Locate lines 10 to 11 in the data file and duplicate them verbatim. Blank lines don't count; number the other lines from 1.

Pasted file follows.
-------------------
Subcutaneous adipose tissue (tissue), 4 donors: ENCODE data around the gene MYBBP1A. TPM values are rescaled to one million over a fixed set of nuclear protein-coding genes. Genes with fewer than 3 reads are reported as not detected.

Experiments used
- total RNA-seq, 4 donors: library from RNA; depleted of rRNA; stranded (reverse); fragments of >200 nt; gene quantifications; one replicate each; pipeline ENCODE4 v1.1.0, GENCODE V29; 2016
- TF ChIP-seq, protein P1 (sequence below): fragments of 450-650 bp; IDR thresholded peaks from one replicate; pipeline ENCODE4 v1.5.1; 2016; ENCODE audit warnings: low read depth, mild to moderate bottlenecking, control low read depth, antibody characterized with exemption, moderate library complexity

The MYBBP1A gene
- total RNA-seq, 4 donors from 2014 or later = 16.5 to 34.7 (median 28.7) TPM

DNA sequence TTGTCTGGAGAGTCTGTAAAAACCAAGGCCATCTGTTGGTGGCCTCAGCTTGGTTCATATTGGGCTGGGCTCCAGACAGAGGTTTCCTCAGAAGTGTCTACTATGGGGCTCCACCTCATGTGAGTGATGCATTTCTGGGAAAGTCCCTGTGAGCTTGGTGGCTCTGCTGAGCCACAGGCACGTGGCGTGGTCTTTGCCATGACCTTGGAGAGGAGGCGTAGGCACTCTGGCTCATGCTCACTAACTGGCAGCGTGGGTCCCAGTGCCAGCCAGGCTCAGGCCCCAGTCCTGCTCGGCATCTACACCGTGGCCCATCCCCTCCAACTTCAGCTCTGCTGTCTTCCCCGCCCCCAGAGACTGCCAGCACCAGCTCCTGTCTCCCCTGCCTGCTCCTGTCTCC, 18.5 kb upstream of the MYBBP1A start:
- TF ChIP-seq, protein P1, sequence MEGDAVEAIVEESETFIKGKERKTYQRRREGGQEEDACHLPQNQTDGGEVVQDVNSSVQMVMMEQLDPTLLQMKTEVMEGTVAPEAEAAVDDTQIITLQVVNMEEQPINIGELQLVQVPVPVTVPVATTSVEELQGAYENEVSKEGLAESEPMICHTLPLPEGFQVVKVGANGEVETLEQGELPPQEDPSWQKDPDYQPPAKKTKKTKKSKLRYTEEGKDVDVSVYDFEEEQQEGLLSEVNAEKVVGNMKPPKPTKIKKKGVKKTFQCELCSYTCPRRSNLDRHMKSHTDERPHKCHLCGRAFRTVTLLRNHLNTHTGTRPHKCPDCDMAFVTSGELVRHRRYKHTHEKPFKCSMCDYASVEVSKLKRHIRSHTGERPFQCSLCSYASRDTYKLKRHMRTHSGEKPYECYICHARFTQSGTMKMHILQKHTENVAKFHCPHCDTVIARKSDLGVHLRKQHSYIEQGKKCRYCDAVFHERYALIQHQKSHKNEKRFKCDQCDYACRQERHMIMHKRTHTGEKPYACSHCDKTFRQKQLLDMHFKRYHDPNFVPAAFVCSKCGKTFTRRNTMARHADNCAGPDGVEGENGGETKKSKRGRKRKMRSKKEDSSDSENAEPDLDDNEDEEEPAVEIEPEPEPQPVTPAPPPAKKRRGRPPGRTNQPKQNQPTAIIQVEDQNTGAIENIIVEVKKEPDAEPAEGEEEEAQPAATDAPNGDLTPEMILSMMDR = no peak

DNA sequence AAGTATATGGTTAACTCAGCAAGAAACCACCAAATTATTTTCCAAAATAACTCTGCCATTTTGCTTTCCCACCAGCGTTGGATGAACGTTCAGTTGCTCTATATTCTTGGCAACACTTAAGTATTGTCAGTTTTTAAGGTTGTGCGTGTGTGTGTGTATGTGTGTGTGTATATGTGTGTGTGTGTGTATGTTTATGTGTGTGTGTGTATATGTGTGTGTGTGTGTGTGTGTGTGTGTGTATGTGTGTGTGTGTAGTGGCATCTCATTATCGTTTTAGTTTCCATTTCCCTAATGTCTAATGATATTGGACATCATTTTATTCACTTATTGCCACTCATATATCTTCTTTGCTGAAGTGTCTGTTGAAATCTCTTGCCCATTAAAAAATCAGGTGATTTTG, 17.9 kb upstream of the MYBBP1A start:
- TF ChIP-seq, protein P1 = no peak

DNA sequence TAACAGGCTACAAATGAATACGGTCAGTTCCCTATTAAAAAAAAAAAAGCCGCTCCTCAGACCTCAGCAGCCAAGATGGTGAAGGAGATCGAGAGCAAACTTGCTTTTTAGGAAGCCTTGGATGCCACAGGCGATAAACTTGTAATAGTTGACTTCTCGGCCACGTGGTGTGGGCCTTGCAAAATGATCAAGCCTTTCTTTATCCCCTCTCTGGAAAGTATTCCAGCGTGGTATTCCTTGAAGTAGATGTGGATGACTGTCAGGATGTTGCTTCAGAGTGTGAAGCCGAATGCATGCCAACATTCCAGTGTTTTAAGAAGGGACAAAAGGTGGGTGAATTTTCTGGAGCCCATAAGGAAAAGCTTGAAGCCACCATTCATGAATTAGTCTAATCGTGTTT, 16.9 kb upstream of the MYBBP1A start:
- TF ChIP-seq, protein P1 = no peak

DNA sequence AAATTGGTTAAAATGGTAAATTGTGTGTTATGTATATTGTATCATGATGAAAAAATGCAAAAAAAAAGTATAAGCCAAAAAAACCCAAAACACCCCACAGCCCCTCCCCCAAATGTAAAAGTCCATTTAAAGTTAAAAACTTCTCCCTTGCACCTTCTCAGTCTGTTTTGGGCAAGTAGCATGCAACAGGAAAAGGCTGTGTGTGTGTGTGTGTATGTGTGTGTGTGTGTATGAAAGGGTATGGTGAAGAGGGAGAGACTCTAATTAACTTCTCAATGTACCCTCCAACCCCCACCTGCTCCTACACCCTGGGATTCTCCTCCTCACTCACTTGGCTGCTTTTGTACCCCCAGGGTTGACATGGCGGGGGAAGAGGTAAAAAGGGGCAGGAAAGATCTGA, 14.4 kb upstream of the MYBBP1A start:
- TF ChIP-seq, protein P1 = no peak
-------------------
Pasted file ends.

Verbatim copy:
- TF ChIP-seq, protein P1 = no peak

DNA sequence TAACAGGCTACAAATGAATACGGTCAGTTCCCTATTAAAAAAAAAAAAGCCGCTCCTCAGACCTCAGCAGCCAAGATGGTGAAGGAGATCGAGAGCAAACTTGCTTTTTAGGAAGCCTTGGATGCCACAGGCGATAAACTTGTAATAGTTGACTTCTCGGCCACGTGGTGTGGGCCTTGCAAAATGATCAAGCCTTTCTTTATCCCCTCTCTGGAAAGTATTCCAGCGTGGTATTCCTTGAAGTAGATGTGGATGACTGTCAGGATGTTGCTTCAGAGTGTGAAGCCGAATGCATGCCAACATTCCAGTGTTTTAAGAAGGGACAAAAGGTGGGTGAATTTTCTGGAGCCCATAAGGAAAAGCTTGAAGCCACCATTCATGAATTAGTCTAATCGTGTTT, 16.9 kb upstream of the MYBBP1A start: